Blair admits he is shocked by discrimination on the West Bank
Saturday 13 October 2007
While his aides munched tuna bagels thoughtfully provided by the Israeli military, a shirt-sleeved Tony Blair peered intently at a map showing the two main cargo crossing-points that will function between the West Bank and Israel once the 450-mile separation barrier between them is complete.
Why, Mr Blair wanted to know from his host, an Israeli general in civvies, couldn't goods also be moved directly across the border from the nearby Palestinian industrial park that he is pressing Israel to approve?
"Why can't they go straight through?" Ah, that would be difficult, the general explained, requiring a whole new expensive security apparatus to check goods going into the park.
We are a long from way from No 10. At Tarqumia to be precise, just inside the West Bank and one of those crossing points – a forbidding grey antenna and camera-studded complex of checkpoints still under construction. Mr Blair is on the road, grappling with the mind-numbing complexities of how the physical security infrastructure of the occupation has squeezed the Palestinian economy.
It is a theme reinforced for him in Hebron, the Palestinian city whose core was once the thriving commercial hub of the southern West Bank. Its mayor, Khaled Osaily, briefs him extensively about how much of its old city is boarded up, stripped of Palestinian life because of the presence of some 800 Jewish settlers, and their military protectors.
As Mr Blair's convoy threads out of the city through the afternoon Ramadan traffic afterwards, Mr Osaily compliments Mr Blair on his thirst for facts. No, they had not talked much about the prospects for the forthcoming US-convened Annapolis conference on which hopes of any revival of a peace process have no been vested by the international community and in the preparations for which Mr Blair is intimately involved. "He is a practical man," said Mr Osaily. "He asked many questions about daily life here. We talked about the economy, about movement, about security. He wanted to know details."
Mr Blair gave the Israeli daily Yedhiot Ahronot his stock answer yesterday to questions about what he has learnt since taking the job. "I have learnt the depth of Israel's concern for security, and I have learnt the depth of the Palestinians' distress caused by the occupation."
Certainly he accepts Israel's view that Palestinians should not have a state until it can reasonably guarantee its neighbour's security. Hence the importance he attaches to the efforts that US General Keith Dayton is making to beef up Palestinian security forces. Indeed he has been telling diplomats and others that the emergency Palestinian Prime Minister, Salam Fayad, does not enter Nablus because he will not make the deal with the militias needed to guarantee his security.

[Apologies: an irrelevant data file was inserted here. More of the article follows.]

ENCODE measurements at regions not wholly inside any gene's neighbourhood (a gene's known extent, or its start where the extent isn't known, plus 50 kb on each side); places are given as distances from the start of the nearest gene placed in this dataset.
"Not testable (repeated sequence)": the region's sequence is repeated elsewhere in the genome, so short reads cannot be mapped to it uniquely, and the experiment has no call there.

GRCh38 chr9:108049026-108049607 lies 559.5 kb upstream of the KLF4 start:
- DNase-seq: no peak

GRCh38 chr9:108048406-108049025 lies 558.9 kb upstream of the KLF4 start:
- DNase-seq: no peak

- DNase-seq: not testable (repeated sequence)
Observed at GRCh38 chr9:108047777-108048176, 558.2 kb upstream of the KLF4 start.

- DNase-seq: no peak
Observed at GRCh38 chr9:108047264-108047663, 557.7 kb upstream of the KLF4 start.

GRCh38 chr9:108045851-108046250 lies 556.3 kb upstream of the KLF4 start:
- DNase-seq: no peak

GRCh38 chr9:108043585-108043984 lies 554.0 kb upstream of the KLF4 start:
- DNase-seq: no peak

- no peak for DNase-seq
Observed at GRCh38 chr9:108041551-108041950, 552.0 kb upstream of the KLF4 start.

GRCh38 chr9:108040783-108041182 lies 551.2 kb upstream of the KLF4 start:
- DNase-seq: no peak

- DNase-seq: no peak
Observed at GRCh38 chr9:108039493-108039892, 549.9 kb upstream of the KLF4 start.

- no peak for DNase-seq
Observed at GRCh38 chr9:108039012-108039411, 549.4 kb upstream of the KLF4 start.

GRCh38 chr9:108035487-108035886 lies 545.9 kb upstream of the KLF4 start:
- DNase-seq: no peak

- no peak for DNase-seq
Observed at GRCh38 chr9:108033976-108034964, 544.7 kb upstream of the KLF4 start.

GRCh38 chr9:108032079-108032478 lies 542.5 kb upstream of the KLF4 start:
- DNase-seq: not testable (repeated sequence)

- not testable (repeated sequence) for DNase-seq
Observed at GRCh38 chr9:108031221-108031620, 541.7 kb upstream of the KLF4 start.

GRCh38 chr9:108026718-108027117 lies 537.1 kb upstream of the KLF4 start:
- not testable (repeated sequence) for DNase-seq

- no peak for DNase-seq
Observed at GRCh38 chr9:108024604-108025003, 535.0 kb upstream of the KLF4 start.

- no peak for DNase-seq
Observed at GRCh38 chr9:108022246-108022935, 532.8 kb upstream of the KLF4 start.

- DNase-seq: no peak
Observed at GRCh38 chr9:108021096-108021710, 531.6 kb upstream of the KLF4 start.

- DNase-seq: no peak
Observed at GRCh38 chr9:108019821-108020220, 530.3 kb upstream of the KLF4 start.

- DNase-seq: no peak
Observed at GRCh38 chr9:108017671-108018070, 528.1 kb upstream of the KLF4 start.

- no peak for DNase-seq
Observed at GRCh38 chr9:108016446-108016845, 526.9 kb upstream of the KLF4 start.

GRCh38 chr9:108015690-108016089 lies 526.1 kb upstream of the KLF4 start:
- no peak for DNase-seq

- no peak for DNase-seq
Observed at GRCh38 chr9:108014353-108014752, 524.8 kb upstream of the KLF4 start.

He was shocked by what he was told about conditions in Hebron and diplomats say he was genuinely taken aback by his trip to the West Bank sector of the Jordan Valley – where Palestinians are allowed to dig wells only a third as deep as Israelis – at the exploitation of resources by the rich Jewish agricultural settlements at the expense of closed in Palestinian farmers. And he has been privately dismissive – rather more so perhaps than he was as Prime Minister – of the argument by some Israelis that security comes first, with economics and a political deal well behind it. "All three have to happen together" he has told diplomats – which is what he sees Annapolis as being about. This week he has been concentrating on the economics and is pressing Israel to permit job growth in the West Bank's Area C, where it has direct as well as total control – including a Japanese government plan for an "agro-industrial" park in the Jordan Valley.
A key purpose of all this, of course, is to try to give the Palestinian President, Mahmoud Abbas, something tangible to show for the outline political accord that he and the Israeli Prime Minister, Ehud Olmert, are under pressure to reach before Annapolis and which Mr Blair sees as a " stepping stone" to full negotiations for a final resolution.
Some of the possible contours are beginning to clarify: a land swap to preserve the big West Bank Jewish settlements and, possibly, Israeli agreement in principle to East Jerusalem as a future Palestinian capital.
But the obstacles could hardly be more potentially terminal. Mr Abbas, at least as much as Mr Olmert, will have to make concessions without yet having a final deal in return. And this at a time when a totally excluded Hamas will have every opportunity to sabotage any process.
Yet none of this seems to dent Mr Blair's almost heroic optimism that it is "do-able." He accepts in private that settlement expansion will soon make a Palestinian state unrealisable, increasing the urgency of a solution. But he is said to believe that Mr Olmert sees a two-state solution as necessary in Israel's interests and accepts time is short.
He thinks the similarities with Northern Ireland are as great as the differences but since it irritates Israelis for him to say so, he doesn't. But that doesn't stop him recalling how Ian Paisley told him early in his premiership there would never be an agreement in Northern Ireland.
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